Secretary-General Ban Ki-moon today stressed the need for fresh thinking on a range of global crises currently facing the world – including food, fuel, flu, finance and climate change – the likes of which, he emphasized, have not been seen in generations.
“We are at a pivotal moment in world affairs… More than ever before, we need new ideas that will be able to steer our multilateral ship into calmer seas,” Mr. Ban said at the launch in New York of “UN Ideas that Changed the World,” published by the UN Intellectual History Project.
The publication is the 17th volume in a series published by the Indiana University Press, and is a culmination of a 10-year research effort to trace the intellectual history of the UN.
“It shows that ideas have been an important part of the UN’s contributions at every stage of the Organization’s work, since its very founding,” said Mr. Ban, who paid tribute to the project’s three directors and authors of the latest volume – Sir Richard Jolly, Louis Emmerij, and Professor Thomas G. Weiss.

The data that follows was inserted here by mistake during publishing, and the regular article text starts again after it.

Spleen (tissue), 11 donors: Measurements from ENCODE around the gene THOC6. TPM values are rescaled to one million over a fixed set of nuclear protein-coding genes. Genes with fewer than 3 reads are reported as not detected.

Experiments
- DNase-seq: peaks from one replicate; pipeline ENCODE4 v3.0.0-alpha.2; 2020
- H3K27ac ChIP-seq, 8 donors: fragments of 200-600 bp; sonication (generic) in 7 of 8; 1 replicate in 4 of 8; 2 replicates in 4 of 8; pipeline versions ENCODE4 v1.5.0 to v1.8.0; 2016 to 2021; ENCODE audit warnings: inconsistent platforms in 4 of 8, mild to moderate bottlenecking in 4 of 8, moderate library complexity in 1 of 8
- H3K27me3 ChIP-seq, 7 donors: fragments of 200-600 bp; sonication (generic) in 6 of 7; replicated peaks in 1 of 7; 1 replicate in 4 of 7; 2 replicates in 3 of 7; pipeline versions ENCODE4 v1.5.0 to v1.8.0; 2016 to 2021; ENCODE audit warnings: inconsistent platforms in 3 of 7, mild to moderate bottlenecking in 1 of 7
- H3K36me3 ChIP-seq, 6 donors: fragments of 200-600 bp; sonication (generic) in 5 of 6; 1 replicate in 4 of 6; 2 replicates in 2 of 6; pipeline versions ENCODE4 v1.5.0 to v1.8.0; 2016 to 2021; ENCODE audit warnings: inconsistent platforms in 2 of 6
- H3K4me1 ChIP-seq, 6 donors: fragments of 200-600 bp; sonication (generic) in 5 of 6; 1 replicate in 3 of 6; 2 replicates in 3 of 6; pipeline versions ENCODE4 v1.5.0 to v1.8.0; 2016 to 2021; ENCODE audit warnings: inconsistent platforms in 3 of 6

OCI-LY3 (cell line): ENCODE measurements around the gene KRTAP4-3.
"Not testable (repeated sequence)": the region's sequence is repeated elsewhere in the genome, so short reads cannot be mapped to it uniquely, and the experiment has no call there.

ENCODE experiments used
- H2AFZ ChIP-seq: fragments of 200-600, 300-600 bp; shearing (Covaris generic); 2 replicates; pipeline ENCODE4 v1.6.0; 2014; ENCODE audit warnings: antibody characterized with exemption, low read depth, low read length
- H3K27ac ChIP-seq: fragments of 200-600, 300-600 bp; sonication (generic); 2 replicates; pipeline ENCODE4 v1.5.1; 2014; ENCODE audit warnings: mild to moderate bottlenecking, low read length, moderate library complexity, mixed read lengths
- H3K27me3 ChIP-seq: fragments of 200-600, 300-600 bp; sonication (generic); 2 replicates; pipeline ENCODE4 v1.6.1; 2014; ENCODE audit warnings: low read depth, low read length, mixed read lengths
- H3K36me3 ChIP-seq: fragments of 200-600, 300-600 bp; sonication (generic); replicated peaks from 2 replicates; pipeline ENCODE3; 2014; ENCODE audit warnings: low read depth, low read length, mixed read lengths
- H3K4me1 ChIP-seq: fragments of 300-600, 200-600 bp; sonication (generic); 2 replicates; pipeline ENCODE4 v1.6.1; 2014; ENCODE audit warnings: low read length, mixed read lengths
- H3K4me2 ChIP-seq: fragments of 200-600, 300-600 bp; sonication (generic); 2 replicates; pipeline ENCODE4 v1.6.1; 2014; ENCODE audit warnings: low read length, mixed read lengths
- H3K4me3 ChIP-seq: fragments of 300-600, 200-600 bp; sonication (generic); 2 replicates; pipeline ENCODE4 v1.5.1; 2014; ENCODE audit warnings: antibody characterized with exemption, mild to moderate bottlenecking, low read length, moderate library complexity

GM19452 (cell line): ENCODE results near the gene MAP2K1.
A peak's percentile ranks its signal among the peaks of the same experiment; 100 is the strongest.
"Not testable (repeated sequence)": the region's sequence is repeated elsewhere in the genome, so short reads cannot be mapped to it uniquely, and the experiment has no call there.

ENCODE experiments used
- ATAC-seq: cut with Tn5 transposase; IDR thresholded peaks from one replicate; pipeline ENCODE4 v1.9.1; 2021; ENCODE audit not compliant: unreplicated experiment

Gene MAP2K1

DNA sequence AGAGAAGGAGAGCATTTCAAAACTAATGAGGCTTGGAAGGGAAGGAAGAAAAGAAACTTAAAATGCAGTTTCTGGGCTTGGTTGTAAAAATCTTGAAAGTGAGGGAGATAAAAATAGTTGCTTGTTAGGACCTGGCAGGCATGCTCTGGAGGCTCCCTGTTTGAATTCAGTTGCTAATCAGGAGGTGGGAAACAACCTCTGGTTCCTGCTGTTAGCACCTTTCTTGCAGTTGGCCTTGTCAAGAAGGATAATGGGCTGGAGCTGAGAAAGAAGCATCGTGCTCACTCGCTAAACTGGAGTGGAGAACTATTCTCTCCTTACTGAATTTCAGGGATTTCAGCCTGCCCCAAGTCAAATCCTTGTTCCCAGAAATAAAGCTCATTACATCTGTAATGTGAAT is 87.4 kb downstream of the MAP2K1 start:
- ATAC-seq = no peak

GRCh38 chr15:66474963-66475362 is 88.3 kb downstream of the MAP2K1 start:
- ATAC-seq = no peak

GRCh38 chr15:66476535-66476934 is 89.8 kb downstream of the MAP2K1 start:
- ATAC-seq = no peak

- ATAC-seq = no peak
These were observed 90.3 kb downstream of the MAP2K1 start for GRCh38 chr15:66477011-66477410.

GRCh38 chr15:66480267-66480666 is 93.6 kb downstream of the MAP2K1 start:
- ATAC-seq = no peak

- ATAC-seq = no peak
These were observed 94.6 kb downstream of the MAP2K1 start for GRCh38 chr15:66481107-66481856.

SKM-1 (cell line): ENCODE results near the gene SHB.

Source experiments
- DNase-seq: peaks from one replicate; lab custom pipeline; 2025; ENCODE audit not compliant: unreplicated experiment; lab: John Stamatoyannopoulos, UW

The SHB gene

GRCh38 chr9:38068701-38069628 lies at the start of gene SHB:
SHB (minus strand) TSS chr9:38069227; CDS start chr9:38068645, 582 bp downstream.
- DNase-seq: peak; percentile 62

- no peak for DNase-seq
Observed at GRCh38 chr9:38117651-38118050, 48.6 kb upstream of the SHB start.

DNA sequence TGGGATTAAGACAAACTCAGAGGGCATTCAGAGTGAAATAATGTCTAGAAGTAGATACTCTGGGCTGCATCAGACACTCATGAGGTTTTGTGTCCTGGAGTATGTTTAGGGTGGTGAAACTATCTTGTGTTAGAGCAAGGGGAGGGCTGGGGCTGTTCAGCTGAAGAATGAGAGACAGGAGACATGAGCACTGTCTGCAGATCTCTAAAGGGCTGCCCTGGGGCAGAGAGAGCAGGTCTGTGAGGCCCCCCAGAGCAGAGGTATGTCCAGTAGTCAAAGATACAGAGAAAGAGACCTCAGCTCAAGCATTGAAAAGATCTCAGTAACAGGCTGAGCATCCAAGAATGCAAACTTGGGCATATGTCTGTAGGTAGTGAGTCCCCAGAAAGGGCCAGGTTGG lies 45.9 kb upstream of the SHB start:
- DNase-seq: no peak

“The French writer Victor Hugo rightly wrote that nothing is stronger than an idea whose time has come,” stated the Secretary-General. “Finding those ideas and making them work for the benefit of all humankind, has been and should continue to be a central mission of the United Nations.”
Throughout its history, great ideas have emanated from the UN, including human rights for all, sustainable development, women’s empowerment and the responsibility to protect, he said.
“The United Nations has provided a home for the genesis of these and other ideas that have been crucial in shaping the way the international community has sought to address the challenges of our time.”
He said he wanted the UN to be a “powerhouse of ideas, a platform for debating them, and a safe haven for honest exchanges.
“I look forward to encouraging this process and building on this important UN tradition.”